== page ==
I have become spoiled by the speed of booting. I no longer need to wait to use my computer as I did with my PC. SSD is pure flash memory. No moving parts to slow down file access. And it draws much less power too. I still do have a hard drive attached to a USB port for backup using the included Time Machine, as I mentioned earlier. Apple also provides free updates to all their apps. This is automatic via Internet download. The next OS, known as Sierra, has been available for some time, but upgrading requires completely erasing the hard drive. If you are using Time Machine to backup your system, you can restore to the original files and structure in case anything goes wrong.

I already had to go back in time once, when I installed a third-party software that turned out to cause problems. Restoring was easy and Time Machine did all the work. Life is good with Apple. Content is for informational or entertainment purposes only and does not substitute for personal counsel or professional advice in business, financial, legal, or technical matters.

Sign in or sign up and post using a HubPages Network account. Comments are not for promoting your articles or other sites. Pam, Copy and paste works the same on an Apple as it does on Windows. Highlight the text and right click. Then select copy. Place the cursor at the destination, right click, and select paste. Alternatively, instead of right-clicking, you can hold the command key same as the CTRL key on Windows while pressing C to copy or V to paste. How refreshing! Your way of describing how you use your computer makes it very easy to understand differences and highlighting the little things which matter to Joe Average.

For Joe Above-Average there is terminal which speaks the language of servers and the internet. I switched 10 years ago because I was sick of windows8. I am using win10 at work and would not consider ever going back privately. It works well under Fusion too. As for Windows slowing down the Mac—I do notice that everything I do in Windows is slow, but the Mac apps keep running at top speed even when I have Windows running in another Mac window. It just runs slow itself. If you are a gamer, then mac's are useless to you. If you are a streamer pc's are for you also.

If you have a job, nearly all of them use windows. I can do anything with a pc for cheaper than a mac. Good luck with your mac and keep telling yourself how wonderful it is. If you want to pay more and get less, mac is a clear winner. Jack Lee - I couldn't deal with the Apple mouse either. It was too small for my hand. I use the two-button Logitech with a scrolling wheel.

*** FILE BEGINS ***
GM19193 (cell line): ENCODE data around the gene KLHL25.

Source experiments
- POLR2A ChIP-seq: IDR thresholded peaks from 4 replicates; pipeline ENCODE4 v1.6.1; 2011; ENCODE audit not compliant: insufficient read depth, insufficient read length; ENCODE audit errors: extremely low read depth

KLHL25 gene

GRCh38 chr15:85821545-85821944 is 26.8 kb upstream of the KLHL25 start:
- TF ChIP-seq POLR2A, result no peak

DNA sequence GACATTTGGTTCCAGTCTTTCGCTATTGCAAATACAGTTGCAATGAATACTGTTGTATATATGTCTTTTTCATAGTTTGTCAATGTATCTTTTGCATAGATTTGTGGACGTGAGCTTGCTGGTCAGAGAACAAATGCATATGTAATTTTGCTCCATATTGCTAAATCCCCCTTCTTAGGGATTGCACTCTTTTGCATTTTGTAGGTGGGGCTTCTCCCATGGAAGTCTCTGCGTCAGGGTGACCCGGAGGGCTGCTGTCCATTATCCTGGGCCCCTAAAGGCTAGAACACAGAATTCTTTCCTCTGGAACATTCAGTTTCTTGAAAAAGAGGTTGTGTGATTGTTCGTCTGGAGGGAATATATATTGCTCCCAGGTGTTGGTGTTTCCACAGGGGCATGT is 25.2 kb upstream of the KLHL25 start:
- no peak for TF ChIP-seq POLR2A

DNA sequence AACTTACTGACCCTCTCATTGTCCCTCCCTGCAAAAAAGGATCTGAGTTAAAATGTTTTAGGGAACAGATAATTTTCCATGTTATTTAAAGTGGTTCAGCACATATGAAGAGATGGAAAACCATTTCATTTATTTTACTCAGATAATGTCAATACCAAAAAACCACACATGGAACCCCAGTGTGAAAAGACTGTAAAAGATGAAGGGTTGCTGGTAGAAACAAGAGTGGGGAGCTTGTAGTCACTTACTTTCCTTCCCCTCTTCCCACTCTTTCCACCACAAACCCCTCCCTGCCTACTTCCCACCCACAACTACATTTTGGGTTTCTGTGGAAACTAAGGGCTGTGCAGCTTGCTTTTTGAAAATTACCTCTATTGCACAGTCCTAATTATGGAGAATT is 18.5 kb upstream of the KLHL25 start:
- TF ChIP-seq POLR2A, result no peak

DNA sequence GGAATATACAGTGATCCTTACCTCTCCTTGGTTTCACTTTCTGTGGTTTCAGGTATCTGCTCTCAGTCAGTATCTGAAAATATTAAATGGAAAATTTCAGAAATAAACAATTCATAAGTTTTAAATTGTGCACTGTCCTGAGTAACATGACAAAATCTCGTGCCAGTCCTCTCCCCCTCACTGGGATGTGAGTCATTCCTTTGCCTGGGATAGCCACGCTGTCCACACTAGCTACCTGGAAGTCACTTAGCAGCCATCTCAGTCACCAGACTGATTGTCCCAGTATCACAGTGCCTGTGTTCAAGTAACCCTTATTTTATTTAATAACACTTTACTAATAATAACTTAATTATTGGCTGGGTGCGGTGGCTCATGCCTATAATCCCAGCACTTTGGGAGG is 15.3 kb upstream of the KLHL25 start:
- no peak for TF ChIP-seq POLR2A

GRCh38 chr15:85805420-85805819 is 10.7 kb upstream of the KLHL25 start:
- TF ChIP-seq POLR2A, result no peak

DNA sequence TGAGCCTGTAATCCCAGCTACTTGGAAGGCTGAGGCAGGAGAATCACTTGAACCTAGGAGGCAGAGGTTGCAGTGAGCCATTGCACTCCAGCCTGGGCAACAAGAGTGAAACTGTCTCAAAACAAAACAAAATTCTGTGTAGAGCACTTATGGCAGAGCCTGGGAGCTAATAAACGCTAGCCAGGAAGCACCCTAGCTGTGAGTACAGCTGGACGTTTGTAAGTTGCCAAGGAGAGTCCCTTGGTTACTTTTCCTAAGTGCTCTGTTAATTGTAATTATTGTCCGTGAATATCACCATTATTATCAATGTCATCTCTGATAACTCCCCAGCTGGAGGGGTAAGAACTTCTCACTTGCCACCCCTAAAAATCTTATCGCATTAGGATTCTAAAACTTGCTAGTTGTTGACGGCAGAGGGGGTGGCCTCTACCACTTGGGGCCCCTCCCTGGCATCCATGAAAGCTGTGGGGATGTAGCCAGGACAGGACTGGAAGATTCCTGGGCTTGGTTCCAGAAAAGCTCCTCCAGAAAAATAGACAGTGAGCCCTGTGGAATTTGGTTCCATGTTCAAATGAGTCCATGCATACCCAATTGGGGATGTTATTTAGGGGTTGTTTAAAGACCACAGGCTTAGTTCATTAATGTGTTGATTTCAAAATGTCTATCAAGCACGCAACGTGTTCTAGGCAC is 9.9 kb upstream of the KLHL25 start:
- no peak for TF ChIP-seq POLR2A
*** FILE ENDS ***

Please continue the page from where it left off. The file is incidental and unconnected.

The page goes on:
The Apple Mac supports that. All the settings can be adjusted in the Mouse settings under System Preferences. I also switched a few years ago and found the mac to be simpler to use once you adjust to the single button mouse instead of the PC two button mouse. The Apple magic mouse was a problem for me and caused me pain in my wrist and palm. I think it is poorly designed and should be avoided. The best feature of the mac is the antivirus protection and pop up blockers. It just seem to be friendlier to the user and works seamless to upgrade.

No need to buy extra anti virus software as on the PC. Thanks for this article! I am one of the computer illiterate people,lol. I am using windows currently, but thinking of switching. Thanks for discussing the differences in ways I can actually understand! There are similarities between the shortcuts, such as P, X, C and Y for print, cut, copy and paste, respectively.

You just need to hold the Command key while pressing these shortcuts instead of a Control key. Other PC keyboard shortcuts have their Mac equivalents too, but some require a different sequence of keys. You can find any of them with a simple Google search. Hi Glenn! I'm an old PC die hard like you, and am considering switching to a Mac. Your article was very helpful and has encouraged me to make the leap. Johnz - Sounds good. I wrote another article about that. You can find it on my profile page. Thank you for your insightful and thorough article! I'm making the change soon.

Sick and tired of dealing with constant window issues. I like your idea and will implement myself using a mini mac and an HD monitor.

Check the Hardware

I've bookmarked your article for further reference. Nice article! Eric Farmer - The need to start using different software when switching from one OS to another is always an issue. VMware makes that possible. I have some old Windows programs that I still use.

I do not use Macs but I switched to using Ubuntu. So I understand somewhat about moving away from Windows. My biggest issue was starting to use different software. I already had mostly used open source software though so I did not have to change too much. Anne Ryefield - I can relate to your last statement. It's been five years now that I am using a Mac. When friends ask for help with their Windows computers, I'm as a loss. Windows has changed so much since then.

Turn Mac mini OFF - How to turn off a Mac mini